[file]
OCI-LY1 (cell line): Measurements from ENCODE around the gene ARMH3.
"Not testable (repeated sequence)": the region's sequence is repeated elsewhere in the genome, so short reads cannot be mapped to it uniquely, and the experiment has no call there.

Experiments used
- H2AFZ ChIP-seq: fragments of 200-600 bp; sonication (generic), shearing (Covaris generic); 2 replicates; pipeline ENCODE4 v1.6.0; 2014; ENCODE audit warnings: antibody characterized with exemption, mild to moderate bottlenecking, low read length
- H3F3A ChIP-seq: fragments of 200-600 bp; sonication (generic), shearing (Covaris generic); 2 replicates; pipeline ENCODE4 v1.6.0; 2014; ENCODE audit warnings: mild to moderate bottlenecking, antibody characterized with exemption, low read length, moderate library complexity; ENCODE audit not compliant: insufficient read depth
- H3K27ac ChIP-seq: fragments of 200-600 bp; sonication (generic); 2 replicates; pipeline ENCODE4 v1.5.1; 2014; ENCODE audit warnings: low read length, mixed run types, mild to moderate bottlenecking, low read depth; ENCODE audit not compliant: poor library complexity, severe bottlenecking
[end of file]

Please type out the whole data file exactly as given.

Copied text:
OCI-LY1 (cell line): Measurements from ENCODE around the gene ARMH3.
"Not testable (repeated sequence)": the region's sequence is repeated elsewhere in the genome, so short reads cannot be mapped to it uniquely, and the experiment has no call there.

Experiments used
- H2AFZ ChIP-seq: fragments of 200-600 bp; sonication (generic), shearing (Covaris generic); 2 replicates; pipeline ENCODE4 v1.6.0; 2014; ENCODE audit warnings: antibody characterized with exemption, mild to moderate bottlenecking, low read length
- H3F3A ChIP-seq: fragments of 200-600 bp; sonication (generic), shearing (Covaris generic); 2 replicates; pipeline ENCODE4 v1.6.0; 2014; ENCODE audit warnings: mild to moderate bottlenecking, antibody characterized with exemption, low read length, moderate library complexity; ENCODE audit not compliant: insufficient read depth
- H3K27ac ChIP-seq: fragments of 200-600 bp; sonication (generic); 2 replicates; pipeline ENCODE4 v1.5.1; 2014; ENCODE audit warnings: low read length, mixed run types, mild to moderate bottlenecking, low read depth; ENCODE audit not compliant: poor library complexity, severe bottlenecking